Scenario Two: Nothing But The Single Market: Overview

Scenario two in the white paper, presents a much different picture of the future of Europe than that of scenario one (or what we recognise today). Under this scenario the EU recognises its failure to form a broad consensus on many of the critical issue facing the continent. Having found that issues such as migration, security and monetary policy, have been too divisive to form any effective policy to address the root problems, the EU decides to shift its focus. The EU27, therefore abandon many of their commitments, instead shifting to focus purely on the key aspects of the Single Market. The new direction of the EU also requires a widescale reduction in the number of regulations imposed by Europe, implementing a policy of removing two regulations for every new one added.

By 2025, the gradual shift toward the Single Market, has dramatically changed Europe. Issues surrounding the free movement of people, capital, goods and services have been easier to negotiate solutions to, than the other challenges facing the EU. As a result, the EU sees a large reduction in cooperation between member states, leading to a much more uncertain future for the European project.

The white paper paints a picture of scenario two as a Union that is disjointed, where member states increasingly compete against one another. Consumer standards and corporate tax rates become eroded, raising the danger of a “race to the bottom” within the EU27. Furthermore, the emergence of an out of sync EU also will have significant ramifications, not only to the integrity of the Euro, but also to the ability for the Eurozone to react, quickly and confidently to any future economic crises.

Key tenets of the EU are also called into question through this shift in focus. The free movement of workers and services cannot be guaranteed with certainty as members take more nationally focused decisions. As scenario two plays out, the Schengen region of Europe, faces increasing disruption and challenges. These consequences highlight how this shift in EU focus would radically change the Union from what we know today.

By shifting to a concentration, solely on the Single Market, the EU’s ability to negotiate trade deals with other countries and regions is greatly diminished. Failure to agree common positions on a wide variety of issues, leads not only to failed trade deals but also to a failure of leadership. The EU’s role as a positive influence in global affairs is weakened, no longer will other international partners be able to rely on the EU27 to remain united on challenges such as climate change and international development.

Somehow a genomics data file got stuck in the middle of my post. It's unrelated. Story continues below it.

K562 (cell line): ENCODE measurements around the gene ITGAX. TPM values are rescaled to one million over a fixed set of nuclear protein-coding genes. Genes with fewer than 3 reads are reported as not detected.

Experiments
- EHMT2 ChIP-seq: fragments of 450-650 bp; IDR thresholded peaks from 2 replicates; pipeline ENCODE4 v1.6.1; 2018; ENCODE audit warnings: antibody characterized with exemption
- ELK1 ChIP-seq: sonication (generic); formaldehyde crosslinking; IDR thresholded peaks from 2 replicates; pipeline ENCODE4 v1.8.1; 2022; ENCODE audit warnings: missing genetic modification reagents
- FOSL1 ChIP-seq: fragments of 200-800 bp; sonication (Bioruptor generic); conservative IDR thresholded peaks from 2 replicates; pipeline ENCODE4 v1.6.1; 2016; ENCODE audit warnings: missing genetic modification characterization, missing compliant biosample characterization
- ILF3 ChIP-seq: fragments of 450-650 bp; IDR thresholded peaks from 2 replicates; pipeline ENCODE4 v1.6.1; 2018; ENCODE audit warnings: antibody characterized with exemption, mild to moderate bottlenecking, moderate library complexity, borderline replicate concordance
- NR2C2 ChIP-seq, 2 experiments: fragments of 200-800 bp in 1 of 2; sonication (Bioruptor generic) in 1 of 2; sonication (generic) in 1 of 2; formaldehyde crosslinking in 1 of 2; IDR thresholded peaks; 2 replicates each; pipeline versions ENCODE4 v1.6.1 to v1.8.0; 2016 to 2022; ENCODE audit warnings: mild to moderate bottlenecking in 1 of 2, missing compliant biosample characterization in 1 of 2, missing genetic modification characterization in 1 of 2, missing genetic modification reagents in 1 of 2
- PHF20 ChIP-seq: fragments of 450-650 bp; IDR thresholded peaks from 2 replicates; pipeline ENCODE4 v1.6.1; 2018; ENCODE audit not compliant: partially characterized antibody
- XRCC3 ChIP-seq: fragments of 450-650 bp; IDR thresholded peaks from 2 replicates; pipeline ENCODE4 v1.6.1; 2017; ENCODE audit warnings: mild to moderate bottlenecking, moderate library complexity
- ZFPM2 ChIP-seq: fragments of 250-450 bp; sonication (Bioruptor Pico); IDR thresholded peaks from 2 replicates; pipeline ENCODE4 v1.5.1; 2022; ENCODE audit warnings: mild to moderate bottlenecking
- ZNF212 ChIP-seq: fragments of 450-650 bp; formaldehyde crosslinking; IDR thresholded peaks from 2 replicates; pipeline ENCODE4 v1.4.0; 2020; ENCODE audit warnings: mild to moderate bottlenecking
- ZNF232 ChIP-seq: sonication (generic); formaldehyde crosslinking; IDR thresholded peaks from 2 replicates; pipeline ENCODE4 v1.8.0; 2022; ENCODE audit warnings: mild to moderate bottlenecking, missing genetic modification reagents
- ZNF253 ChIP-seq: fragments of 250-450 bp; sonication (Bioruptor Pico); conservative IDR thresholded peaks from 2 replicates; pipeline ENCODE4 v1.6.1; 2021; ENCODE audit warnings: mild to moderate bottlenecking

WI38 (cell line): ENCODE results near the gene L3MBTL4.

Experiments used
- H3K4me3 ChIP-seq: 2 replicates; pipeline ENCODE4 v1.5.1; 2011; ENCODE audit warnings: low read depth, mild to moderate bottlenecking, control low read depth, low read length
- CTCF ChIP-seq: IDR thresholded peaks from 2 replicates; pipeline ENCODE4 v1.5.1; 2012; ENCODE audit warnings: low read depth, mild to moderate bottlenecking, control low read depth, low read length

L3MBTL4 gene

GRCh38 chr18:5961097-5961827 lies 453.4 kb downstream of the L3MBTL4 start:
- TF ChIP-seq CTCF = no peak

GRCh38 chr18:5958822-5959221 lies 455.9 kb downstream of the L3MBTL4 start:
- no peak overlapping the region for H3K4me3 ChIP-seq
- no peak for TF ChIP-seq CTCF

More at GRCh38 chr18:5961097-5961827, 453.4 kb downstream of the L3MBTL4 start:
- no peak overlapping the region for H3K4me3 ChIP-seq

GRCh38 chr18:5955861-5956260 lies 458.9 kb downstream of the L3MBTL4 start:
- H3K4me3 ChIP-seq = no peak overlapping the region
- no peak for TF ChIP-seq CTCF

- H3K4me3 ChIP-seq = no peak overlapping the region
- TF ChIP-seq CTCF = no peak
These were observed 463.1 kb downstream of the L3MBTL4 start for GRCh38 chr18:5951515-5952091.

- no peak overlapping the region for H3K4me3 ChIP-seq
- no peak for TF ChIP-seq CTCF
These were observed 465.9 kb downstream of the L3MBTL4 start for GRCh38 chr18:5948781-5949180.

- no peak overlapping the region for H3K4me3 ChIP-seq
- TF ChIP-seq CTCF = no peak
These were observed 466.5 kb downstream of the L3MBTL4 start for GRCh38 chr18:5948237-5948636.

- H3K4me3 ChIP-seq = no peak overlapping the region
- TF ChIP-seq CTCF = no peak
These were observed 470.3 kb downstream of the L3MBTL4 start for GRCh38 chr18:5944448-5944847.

As internal disputes between members are likely to increase, nations will be forced to solve these grievances bilaterally and on a case by case basis. As the EU27 experience limited consensus, the gap between what is delivered and what is expected is likely to grow. Posing yet another risk to the EU under this scenario, one of increasing unpopularity among the citizenry.

The greatest challenge presented by pursuing scenario two, is the erosion of the of cooperation and cohesion. While the movement of goods and capital is strengthened, the same cannot be said regarding the movement of people and services. Limited collaboration produces no unified economic or monetary policy, similarly, there is no progress made towards a single migration/asylum policy and the rise of internal borders in mainland Europe. The shift toward the Single Market, however, would make decision making easier, but issues are often solved bilaterally.


The white paper highlights no positive snapshots of this scenario, instead focusing on issues such as, the increased costs of health care for those who fall ill abroad, failed trade deals, differing regulations creating varying standards of goods, water and air quality and the capacity for the EU to respond coherently to large scale cyberattacks.